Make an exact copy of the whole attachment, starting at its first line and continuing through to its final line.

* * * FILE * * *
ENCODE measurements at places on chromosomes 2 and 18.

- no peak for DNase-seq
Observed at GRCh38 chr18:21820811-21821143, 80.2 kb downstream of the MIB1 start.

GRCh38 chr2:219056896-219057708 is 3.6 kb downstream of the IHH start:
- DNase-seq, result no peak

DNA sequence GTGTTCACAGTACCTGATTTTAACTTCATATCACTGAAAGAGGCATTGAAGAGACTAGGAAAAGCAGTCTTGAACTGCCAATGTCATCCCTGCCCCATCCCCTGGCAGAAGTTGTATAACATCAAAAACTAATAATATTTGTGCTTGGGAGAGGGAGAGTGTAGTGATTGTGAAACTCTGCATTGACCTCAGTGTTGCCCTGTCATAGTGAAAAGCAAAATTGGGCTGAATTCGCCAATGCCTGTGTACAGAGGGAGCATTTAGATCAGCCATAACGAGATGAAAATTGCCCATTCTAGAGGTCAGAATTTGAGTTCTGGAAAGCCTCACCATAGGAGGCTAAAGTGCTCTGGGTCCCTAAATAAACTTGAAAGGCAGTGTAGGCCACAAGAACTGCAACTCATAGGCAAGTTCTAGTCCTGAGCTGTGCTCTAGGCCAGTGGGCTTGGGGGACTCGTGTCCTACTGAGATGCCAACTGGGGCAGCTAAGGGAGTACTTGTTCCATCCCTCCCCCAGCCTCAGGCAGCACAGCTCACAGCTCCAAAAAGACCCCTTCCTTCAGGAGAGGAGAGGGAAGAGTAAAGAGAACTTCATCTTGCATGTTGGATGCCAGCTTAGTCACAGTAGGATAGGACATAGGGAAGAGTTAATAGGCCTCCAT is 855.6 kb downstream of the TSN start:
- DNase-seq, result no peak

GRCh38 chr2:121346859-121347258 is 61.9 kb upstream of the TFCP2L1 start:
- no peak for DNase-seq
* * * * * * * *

ENCODE measurements at places on chromosomes 2 and 18.

- no peak for DNase-seq
Observed at GRCh38 chr18:21820811-21821143, 80.2 kb downstream of the MIB1 start.

GRCh38 chr2:219056896-219057708 is 3.6 kb downstream of the IHH start:
- DNase-seq, result no peak

DNA sequence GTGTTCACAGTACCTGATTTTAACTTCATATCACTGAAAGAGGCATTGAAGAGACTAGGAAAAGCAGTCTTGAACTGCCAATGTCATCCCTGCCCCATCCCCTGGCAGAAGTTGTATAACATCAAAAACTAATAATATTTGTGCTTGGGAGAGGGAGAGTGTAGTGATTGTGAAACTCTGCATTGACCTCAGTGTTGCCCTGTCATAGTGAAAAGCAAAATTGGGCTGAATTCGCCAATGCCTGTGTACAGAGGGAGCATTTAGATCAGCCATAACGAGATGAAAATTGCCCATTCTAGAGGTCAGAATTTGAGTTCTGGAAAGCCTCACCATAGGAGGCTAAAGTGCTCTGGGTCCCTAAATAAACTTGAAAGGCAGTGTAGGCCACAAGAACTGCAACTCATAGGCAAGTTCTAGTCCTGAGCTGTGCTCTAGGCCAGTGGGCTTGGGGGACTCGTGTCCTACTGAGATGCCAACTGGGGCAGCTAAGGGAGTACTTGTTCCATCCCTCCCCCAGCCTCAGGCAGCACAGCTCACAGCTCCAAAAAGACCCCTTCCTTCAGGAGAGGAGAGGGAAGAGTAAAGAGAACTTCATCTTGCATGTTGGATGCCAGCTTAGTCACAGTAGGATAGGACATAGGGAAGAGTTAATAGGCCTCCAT is 855.6 kb downstream of the TSN start:
- DNase-seq, result no peak

GRCh38 chr2:121346859-121347258 is 61.9 kb upstream of the TFCP2L1 start:
- no peak for DNase-seq